Rookie Roundup: Kevin White gets feet wet in Bears' preseason opener

Rookie Roundup: Kevin White gets feet wet in Bears' preseason opener

Kevin White isn't technically a rookie, but after missing all of his first NFL season he made his long-awaited Bears debut in Thursday's 22-0 preseason loss to the Denver Broncos.

It was the first game that White, the seventh-overall selection in the 2015 NFL Draft out of West Virginia, has played in since torching the Texas A&M secondary for 129 yards in the AutoZone Liberty Bowl in December 2014.

White didn't quite put on the show that he did in his last game, but getting back on the field after a stress fracture cost him a year of development was a giant step forward for a player the Bears are expecting big things from this season.

"It felt good," White said. "I didn't feel any different. It was a long time since I've played a regular-season game."

White hauled in his only target of Thursday's contest for just three yards. 

Speed kills

Leonard Floyd only registered two tackles, but showed glimpses of why the team traded up to select him in the first round of the NFL Draft.

Floyd got a look with the first team in third down situations and nearly got to Broncos quarterback Mark Sanchez on his first play. Floyd displayed excellent speed off the edge and a quick first step off the snap. After drawing a holding call in the first half, Floyd started to draw double teams from Denver.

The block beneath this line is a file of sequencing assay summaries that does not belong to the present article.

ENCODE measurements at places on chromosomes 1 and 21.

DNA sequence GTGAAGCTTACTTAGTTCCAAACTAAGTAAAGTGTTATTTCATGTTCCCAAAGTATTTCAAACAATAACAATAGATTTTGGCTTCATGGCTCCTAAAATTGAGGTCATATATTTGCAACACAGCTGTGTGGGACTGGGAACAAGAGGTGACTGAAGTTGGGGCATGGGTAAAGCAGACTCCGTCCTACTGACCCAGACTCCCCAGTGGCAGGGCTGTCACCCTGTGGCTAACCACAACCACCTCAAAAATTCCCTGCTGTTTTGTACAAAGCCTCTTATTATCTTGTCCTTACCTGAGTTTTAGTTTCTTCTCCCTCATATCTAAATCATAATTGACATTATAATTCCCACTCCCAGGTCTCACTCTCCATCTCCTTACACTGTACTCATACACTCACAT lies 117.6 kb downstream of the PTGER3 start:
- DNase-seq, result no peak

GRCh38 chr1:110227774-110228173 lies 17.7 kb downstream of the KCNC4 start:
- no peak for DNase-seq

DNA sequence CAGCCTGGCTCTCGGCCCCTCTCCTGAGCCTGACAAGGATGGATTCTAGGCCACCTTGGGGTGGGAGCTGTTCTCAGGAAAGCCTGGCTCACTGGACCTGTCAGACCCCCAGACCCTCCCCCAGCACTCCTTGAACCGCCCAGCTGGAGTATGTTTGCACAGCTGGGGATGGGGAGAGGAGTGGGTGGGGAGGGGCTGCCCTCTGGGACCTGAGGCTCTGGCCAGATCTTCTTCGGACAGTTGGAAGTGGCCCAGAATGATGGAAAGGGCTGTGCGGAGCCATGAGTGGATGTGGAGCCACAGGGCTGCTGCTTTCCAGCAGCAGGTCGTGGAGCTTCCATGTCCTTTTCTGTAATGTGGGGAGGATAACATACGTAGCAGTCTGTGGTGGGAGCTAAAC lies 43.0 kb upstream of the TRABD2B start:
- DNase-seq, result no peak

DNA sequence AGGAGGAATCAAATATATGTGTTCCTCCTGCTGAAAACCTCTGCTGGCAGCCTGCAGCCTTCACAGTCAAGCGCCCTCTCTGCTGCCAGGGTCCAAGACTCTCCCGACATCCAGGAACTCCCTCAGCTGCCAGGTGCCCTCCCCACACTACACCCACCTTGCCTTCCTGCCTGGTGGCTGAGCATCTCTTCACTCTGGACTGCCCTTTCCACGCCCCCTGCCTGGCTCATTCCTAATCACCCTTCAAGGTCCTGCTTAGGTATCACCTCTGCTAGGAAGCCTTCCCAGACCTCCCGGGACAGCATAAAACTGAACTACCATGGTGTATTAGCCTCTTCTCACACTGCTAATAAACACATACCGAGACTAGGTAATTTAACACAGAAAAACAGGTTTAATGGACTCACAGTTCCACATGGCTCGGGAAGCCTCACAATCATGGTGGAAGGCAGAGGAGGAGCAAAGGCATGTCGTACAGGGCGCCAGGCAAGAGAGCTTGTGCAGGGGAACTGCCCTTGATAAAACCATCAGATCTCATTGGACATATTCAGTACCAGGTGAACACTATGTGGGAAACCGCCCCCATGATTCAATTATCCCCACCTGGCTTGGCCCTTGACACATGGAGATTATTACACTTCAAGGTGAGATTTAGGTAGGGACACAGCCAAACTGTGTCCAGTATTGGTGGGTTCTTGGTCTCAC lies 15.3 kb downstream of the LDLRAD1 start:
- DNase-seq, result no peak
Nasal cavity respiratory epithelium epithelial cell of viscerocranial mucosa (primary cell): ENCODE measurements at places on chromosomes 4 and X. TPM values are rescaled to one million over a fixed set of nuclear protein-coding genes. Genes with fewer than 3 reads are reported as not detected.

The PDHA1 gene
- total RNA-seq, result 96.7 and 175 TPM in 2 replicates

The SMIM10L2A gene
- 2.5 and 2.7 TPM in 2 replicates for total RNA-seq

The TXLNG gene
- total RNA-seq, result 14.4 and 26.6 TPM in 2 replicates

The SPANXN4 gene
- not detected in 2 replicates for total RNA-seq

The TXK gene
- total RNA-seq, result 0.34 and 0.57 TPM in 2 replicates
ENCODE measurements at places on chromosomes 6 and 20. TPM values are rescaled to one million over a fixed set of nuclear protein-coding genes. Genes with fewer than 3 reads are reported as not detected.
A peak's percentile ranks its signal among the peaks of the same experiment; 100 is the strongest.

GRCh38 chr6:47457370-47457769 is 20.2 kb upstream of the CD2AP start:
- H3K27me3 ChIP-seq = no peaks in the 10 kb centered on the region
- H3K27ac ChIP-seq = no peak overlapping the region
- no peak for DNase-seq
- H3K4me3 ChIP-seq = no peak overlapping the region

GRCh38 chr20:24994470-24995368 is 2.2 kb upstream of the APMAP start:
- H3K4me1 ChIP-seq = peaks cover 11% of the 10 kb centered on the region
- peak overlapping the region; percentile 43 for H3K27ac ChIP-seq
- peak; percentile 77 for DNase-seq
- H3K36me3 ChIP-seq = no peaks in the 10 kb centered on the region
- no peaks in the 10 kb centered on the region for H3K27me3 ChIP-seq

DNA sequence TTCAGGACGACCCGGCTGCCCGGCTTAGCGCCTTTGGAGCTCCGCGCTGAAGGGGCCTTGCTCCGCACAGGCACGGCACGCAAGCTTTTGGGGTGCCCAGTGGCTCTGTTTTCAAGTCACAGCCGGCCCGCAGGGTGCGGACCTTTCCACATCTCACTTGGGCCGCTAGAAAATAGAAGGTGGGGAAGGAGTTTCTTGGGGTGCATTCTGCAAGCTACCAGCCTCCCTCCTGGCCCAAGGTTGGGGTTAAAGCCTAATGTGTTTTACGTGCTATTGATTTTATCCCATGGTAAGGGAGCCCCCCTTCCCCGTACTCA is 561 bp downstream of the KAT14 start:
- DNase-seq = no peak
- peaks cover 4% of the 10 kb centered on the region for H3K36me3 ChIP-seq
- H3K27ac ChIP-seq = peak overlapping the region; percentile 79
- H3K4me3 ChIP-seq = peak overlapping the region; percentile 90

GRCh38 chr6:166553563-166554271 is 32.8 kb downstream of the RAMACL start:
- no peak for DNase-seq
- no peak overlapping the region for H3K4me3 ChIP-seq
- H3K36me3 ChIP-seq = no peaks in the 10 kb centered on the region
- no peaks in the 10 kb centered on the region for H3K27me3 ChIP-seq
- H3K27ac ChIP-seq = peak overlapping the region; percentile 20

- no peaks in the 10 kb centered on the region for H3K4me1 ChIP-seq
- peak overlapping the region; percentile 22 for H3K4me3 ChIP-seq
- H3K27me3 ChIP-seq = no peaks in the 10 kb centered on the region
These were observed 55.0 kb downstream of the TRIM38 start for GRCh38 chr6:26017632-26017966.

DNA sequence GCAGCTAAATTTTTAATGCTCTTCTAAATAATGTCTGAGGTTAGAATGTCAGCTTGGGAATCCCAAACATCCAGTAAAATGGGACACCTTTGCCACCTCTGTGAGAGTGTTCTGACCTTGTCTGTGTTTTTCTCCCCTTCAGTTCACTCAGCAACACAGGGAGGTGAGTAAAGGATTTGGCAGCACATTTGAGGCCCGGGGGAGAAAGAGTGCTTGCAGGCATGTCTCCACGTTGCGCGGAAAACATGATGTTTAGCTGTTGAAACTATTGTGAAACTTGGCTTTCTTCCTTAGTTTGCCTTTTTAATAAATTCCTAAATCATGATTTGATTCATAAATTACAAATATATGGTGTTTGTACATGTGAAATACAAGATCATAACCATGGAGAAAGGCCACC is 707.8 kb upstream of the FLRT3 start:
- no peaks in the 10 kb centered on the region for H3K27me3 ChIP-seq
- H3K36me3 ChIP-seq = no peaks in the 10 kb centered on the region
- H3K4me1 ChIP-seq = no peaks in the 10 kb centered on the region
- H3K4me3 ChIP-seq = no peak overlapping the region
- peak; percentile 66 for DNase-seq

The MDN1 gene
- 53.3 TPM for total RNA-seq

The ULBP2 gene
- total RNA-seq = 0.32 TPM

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"It was a great feeling because it was my long-time dream to play in the NFL," Floyd said. "I just embraced it and went out and played as hard as I could."

Cody Whitehair struggles in NFL debut

The decision to release veteran offensive lineman Matt Slauson was made in large part to the presence of second-round selection Cody Whitehair on the roster. 

The departure of Slauson was puzzling, and it looks even more perplexing after Whitehair's debut.

Whitehair started the game at left guard, but took over at center for Ted Larsen in the second quarter. In his first series, Whitehair was flagged for a holding call and two plays later was hit with a hands to the face penalty which negated a 24-yard gain on third down. On the very next play, Whitehair nearly airmailed a snap to backup quarterback Brian Hoyer.

"I was probably thinking a little too much," Whitehair said. "You know it was my first preseason game and first real live action. It was a little bit faster than I'm used to seeing in practice so that's something that I have to work on."

Late-round gem?

With the inconsistencies of Kyle Fuller, the door is wide open for one of a plethora of young Bears corners to unseat Fuller as the starter opposite veteran Tracy Fuller. And if Deiondre' Hall plays like he did against the Broncos he could be the favorite.

Hall used all of his 34-inch wingspan to break-up two passes in the end zone in the first half. Hall led all Bears corners in tackles (five), and showed great instincts in his first NFL game.